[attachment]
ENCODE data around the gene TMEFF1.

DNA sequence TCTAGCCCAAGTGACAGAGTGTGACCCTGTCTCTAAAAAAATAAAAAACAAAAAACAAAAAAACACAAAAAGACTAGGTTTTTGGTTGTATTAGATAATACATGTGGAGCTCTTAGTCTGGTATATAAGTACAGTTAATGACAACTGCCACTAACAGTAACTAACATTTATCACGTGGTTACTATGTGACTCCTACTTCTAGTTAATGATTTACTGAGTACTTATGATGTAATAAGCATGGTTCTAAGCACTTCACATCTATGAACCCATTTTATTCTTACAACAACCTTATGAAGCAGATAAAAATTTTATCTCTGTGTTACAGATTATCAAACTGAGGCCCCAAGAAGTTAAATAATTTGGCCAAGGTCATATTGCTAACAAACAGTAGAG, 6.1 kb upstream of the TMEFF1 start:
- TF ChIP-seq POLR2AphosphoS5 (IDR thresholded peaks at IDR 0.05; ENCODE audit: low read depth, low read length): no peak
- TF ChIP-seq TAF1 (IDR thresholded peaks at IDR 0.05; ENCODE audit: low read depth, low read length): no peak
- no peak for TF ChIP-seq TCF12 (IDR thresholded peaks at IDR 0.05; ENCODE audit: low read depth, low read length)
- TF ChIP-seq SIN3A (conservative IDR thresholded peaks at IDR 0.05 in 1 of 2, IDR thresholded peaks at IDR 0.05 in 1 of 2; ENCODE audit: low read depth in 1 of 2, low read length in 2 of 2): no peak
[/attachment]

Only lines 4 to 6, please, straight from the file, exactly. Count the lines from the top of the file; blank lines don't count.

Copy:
- TF ChIP-seq TAF1 (IDR thresholded peaks at IDR 0.05; ENCODE audit: low read depth, low read length): no peak
- no peak for TF ChIP-seq TCF12 (IDR thresholded peaks at IDR 0.05; ENCODE audit: low read depth, low read length)
- TF ChIP-seq SIN3A (conservative IDR thresholded peaks at IDR 0.05 in 1 of 2, IDR thresholded peaks at IDR 0.05 in 1 of 2; ENCODE audit: low read depth in 1 of 2, low read length in 2 of 2): no peak